Preterm birth is a widespread health problem; The World Health Organization estimates that around 15 million babies are born preterm every year, and that number is only increasing. There are dire effects from preterm birth as well; the resulting complications are the leading cause of death of children under the age of five. While some could be prevented with better medical care, many times it is a total mystery as to why it happens. Researchers have now gotten some insight into how inflammation might be a cause. They found a molecule driving that inflammation, and it likely plays a role in why mild prenatal infections can trigger preterm birth. This work could aid in the development of a clinical test for preterm birth. The findings have been reported in The Journal of Clinical Investigation Insight (JCI Insight).
Investigators at Cincinnati Children's Hospital Medical Center, determined that a receptor that aids in immune system regulation, the type I Interferon receptor (IFNAR) influences preterm birth caused by infection. When pregnant women are subclinically, or in a way that doesn't require a visit to a clinic, sickened by viral or bacterial infections, the problem begins. INFAR receptors on blood immune cells bind to an immune protein, type I Interferon (type I IFN), thereby stimulating the production of pro-inflammatory cytokines during secondary inflammatory challenge. That's the mechanism proposed to underlie preterm birth, delivery before 37 completed weeks of gestation.
"Preterm birth is a leading worldwide cause of illness and death in infants. The biological processes linked to the ability of pathogens to help cause preterm birth have been unknown," explained the lead investigator of the work, Senad Divanovic, PhD, a member of Division of Immunobiology. "Identifying active type I IFN/IFNAR as an immunological driver provides an actionable biomarker and potential therapeutic target for reducing preterm birth risk in these circumstances."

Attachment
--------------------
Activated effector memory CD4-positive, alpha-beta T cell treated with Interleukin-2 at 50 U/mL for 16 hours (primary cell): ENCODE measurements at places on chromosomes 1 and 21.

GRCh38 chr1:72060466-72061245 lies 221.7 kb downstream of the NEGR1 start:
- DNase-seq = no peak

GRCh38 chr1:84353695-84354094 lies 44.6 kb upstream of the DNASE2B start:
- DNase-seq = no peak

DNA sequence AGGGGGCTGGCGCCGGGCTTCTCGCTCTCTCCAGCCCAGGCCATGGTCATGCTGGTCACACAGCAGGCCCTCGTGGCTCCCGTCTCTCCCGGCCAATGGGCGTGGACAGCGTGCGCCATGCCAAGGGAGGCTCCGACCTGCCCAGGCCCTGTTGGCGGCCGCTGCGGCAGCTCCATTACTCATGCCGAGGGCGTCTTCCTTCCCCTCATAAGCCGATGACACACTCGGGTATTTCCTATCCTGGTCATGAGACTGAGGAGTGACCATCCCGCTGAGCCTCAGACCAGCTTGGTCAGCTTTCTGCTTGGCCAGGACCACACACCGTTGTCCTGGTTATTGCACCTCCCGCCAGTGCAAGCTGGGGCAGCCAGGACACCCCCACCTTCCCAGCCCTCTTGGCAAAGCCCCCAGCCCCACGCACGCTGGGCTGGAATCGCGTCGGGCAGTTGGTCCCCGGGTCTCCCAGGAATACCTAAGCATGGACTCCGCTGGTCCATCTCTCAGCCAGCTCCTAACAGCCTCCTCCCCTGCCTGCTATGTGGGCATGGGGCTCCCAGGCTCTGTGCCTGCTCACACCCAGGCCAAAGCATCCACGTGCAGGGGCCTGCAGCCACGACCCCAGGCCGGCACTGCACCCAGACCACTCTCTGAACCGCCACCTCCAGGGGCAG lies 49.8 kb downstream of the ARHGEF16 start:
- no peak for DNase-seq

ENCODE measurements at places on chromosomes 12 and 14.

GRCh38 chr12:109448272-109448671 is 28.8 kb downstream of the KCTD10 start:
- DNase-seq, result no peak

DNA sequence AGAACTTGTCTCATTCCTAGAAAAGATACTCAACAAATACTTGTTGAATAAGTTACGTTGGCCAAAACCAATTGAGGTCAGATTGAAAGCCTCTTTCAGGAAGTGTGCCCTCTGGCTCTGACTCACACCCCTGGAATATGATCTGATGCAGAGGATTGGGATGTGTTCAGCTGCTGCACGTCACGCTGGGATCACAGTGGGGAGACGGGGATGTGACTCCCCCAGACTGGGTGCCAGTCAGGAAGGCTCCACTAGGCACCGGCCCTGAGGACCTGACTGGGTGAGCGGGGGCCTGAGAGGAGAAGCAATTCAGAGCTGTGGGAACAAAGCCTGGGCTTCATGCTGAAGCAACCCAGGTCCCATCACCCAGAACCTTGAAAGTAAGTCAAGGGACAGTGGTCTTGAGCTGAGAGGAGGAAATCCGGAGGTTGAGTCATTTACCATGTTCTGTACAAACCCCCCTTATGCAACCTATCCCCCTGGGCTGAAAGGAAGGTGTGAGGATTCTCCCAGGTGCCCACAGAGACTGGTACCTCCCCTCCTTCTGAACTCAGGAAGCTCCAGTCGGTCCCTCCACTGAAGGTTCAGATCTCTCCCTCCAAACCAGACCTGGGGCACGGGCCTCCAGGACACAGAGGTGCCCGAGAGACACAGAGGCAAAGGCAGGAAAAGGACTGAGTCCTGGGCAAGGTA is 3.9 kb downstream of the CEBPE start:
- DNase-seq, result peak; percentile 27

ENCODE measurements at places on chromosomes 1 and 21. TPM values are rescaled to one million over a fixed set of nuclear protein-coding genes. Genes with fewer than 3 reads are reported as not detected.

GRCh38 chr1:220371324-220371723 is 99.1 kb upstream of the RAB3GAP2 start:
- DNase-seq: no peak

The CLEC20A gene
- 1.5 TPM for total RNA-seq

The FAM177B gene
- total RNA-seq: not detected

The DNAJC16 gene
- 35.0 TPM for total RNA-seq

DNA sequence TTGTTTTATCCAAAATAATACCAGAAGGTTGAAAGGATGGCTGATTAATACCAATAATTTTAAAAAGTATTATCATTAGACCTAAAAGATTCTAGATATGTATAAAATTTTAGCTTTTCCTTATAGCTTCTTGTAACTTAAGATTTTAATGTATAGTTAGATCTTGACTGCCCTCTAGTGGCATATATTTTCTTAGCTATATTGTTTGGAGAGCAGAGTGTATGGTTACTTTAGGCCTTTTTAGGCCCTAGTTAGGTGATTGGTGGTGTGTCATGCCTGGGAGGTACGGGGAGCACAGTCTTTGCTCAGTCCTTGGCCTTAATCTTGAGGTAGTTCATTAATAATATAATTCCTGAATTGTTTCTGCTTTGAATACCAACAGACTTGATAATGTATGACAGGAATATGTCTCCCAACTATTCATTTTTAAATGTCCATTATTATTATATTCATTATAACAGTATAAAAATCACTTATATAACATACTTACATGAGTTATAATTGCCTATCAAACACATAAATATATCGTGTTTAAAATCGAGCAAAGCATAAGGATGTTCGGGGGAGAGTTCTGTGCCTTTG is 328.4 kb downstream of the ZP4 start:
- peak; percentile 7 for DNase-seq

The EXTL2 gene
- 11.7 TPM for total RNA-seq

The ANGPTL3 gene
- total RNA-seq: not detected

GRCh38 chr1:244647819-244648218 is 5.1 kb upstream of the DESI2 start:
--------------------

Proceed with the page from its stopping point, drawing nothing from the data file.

It is known that inflammation caused by microbial infection influences preterm birth, but mysteriously, only a subset of microbes is responsible for the problem. Because every microbe found in maternal and fetal tissue doesn't result in infection, the researchers suggested that underlying biological triggers cause the differences. To find out more about those triggers, the investigators used a mouse model of preterm birth as well as samples from monkeys and humans zeroing in on type I IFN/IFNAR.
The scientists took the time to confirm that the type I interferon signaling is very similar in their models. When they assayed the role of type I IFN/IFNAR in a primary, subclinical viral flu infection before a secondary bacterial inflammation, they found that the primary viral infection triggered activation of type I IFN/IFNAR. That subsequently caused an overload of pro-inflammatory cytokine production.
Importantly, when type I IFN, IFNAR or IL-6 were ablated from a mouse model, or antibodies that neutralized those molecules were administered, the animals no longer experienced preterm birth.
Divanovic noted that the research is continuing; the investigators are now trying to find the location where pro-inflammatory cells and pathways first become sensitized. Additionally, they want to broaden their analysis to gain a deeper understanding of the role of type I IFN during infections, var and how differences in that process influence the susceptibility to preterm birth. They also want to find out more about using a targeted inhibition of type I IFN/IFNAR to mitigate the risk of preterm birth.
In this recent video, the NIH has found that transvaginal cervical length and fetal fibronectin tests were not reliable indicators of preterm birth among first-time pregnancies.